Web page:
All photos taken with an iPhone 4S, edited for sharpness and color with iPhoto.

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ritual ink

For fountain pen users, refilling a pen is not only a requirement for it to remain functional. It is a ritual.

If your pen has a converter, piston-fill, or other fill system that requires dipping the nib into the ink, there are certain steps to follow.

First, if you want the ink color to remain true, clean the converter or flush out the ink chamber. If you don’t mind your inks mixing, or if you are in a hurry, you may skip this step.

Next, make sure the plunger of the converter is all the way down to the bottom of the chamber.

Then dip the nib all the way into the ink. I make sure the entire nib – all the metal parts – are submerged. I try not to let ink get into the section, especially for demonstrator (transparent) pens, because those are nearly impossible to clean.

Twist the plunger upwards, or perform the appropriate filling act for your pen.

Watch the ink enter the chamber and fill it up with with fluid that in your capable and imaginative hands will be transformed, with the partnership of paper, into drawings or musical notes or words of poetry and prose that will touch, move, inform, persuade.

Filling the converter of a Sailor Lecoule with Lamy Blue-Black ink.

Though there are less steps to take, snapping in a new ink cartridge is also satisfying. Although to save the environment and reduce waste, try refilling your empty cartridges with ink using a syringe.

The act of refilling a pen with ink forces you to slow down, to be calm, to clear your mind of other helter-skelter thoughts and for some moments focus on this thing alone.

Distraction might cause you, in haste or clumsiness, to spill the ink or drop the pen parts and damage them. Re-inking makes you re-connect your mind with your body as you perform each step with deliberation, in the now.

 It is meditation, if you will allow it to be.

Photoritual taken with an iPhone 4S, edited with Snapseed and Instagram.

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sailor clear candy

WARNING: THIS POST CONTAINS PINK.

Sailor released its colorful Clear Candy fountain pen line late last year to celebrate the company’s centennial.

It’s marketed as a student’s pen, but its price (about $19.50 at Scribe in Manila), between the Platinum Preppy ($3.30 at JetPens) and the Lamy Safari (about $25 at National Bookstore in Manila), would make it more affordable for working folks rather than students on a budget.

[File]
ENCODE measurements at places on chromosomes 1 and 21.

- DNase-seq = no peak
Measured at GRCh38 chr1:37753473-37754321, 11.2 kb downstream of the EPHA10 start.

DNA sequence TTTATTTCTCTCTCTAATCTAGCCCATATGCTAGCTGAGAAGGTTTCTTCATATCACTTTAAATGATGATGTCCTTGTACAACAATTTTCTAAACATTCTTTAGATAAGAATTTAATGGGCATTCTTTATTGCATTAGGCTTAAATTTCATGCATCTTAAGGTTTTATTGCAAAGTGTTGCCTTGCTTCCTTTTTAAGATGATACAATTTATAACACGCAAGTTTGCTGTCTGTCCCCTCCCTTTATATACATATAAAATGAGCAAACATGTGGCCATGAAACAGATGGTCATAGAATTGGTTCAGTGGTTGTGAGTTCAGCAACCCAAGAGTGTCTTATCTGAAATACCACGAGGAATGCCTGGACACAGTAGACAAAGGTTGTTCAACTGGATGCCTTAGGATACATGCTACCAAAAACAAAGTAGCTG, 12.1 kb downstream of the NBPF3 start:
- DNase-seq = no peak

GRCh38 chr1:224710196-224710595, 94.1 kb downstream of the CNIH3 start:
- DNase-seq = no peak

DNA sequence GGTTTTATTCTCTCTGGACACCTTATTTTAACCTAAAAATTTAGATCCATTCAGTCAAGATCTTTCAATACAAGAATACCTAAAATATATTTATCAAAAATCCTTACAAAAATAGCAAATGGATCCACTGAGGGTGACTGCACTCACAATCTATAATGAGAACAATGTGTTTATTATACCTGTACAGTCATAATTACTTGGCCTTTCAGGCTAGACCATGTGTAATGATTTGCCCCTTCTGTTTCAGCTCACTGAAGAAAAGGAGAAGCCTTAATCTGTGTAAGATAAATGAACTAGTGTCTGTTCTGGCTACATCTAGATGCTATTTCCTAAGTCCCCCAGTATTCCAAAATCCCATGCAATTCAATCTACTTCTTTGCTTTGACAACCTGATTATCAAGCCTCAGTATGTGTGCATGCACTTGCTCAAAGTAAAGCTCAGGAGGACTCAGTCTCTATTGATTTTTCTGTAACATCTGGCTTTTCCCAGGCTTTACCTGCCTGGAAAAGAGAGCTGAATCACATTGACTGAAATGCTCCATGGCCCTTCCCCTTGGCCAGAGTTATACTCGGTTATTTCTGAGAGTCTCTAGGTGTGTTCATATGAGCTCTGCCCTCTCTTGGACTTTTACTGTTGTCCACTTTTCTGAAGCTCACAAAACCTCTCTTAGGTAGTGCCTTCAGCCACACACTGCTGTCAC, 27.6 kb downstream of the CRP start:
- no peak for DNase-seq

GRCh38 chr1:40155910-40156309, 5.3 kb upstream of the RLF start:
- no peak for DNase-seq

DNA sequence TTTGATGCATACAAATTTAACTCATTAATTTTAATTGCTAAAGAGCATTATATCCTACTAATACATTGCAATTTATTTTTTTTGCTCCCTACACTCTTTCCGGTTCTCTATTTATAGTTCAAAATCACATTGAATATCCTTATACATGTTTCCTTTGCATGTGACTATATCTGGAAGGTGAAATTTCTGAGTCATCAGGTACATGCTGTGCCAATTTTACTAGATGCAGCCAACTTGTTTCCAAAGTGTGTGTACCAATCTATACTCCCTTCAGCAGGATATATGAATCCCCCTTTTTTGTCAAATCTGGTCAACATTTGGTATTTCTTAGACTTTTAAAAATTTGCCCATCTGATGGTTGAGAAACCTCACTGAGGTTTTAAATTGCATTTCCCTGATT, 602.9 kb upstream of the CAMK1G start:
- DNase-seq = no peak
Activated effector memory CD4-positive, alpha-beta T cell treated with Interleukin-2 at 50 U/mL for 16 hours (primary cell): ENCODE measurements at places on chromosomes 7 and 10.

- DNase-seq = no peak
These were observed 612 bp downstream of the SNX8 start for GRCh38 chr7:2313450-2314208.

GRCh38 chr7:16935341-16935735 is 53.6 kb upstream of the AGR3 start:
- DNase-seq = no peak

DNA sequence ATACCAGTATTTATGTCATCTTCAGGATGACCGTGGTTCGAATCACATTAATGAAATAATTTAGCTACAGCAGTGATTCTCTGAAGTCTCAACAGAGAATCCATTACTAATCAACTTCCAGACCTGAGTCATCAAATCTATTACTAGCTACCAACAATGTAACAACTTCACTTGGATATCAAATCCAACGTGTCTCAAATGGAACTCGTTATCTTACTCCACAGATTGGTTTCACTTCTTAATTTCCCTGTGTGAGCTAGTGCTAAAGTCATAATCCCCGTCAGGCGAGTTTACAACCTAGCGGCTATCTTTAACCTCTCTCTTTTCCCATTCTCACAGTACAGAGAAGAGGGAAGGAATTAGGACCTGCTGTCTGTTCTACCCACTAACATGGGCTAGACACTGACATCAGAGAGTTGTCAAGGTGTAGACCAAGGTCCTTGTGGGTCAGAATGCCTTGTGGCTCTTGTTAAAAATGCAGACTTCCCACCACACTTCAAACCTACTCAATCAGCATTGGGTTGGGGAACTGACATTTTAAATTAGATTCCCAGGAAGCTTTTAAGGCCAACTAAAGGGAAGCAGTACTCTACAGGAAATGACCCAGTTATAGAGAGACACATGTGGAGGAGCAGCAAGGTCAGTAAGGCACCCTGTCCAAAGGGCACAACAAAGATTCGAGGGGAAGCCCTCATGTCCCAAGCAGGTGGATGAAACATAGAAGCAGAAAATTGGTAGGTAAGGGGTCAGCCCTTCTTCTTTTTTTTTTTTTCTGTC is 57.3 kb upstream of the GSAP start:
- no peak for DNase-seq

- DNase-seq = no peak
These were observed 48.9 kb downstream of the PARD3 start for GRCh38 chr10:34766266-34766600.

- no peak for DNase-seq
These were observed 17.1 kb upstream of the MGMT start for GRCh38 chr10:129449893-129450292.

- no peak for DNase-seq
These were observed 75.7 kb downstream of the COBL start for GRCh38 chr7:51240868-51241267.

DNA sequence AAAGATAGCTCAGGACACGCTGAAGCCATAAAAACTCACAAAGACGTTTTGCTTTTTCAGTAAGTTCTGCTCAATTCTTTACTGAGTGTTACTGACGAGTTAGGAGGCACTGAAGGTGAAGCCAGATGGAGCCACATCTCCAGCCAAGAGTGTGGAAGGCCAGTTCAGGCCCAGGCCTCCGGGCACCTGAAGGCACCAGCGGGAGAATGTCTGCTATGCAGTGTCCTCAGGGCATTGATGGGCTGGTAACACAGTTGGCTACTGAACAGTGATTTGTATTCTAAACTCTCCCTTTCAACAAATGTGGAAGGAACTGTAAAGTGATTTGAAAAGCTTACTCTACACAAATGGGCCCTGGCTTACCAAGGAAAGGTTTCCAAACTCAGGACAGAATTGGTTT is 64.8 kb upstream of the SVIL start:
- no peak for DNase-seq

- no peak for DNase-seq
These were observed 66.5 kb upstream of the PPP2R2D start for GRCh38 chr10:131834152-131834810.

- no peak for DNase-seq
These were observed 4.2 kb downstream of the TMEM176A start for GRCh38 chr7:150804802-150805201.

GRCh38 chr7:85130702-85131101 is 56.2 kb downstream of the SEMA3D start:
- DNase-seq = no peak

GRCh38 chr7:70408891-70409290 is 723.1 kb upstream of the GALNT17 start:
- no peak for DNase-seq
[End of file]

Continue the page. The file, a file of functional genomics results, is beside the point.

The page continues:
The pen comes in a clear acrylic box, but maybe only at Scribe in Manila, where I bought this.

The  barrel, cap, feed, and section are made of plastic, and the nib of steel, the ubiquitous rolled-under stamped metal sheet that is the modern nail and a feature of budget pens.

The parts of a Clear Candy – barrel, cap with inset star, cartridge, and steel nib in a white section. There was an older version called the AS Manhattaner’s NY Artists’ Guild fountain pen – that one had a cat. AN ADORABLE CAT.

Inking for the first time, using red J. Herbin Anniversary Ink. 

The pen came with a converter, which I find more convenient to use than a cartridge. Be careful when you open the barrel – when I did that to re-ink for the second time, I found that the converter had come unscrewed from the rest of its parts. Good thing there was very little ink left in the chamber and a horrible messy inky accident all over the papers in my office was averted.

The white section stains when the pen is inked. (This is because I use a converter.) Clean it immediately with a tissue dipped in alcohol. That’s inconvenient, but then the pen is pink, and, as we all know, pink covers over a multitude of sins. To avoid this, you could ink by dipping the converter itself into the ink bottle, rather than through the nib. (Or by using a cartridge instead.)

It was too dry a writer with the red J. Herbin Anniversary Ink. I might have the nib modded into a stub – it might write better that way.

The nib is very firm. I cannot coax the least bit of spring from it. At first it was a bit scratchy and dry and did nothing at all for my handwriting. But after some smoothening on rough cardboard, the nib has settled into a toothiness that bites well into most types of paper.

Because the nib is an F-2 fine, there aren’t any bleeding, feathering, nor show-through issues. It’ll do all right on cheap, thin paper, if that’s what you have to work with.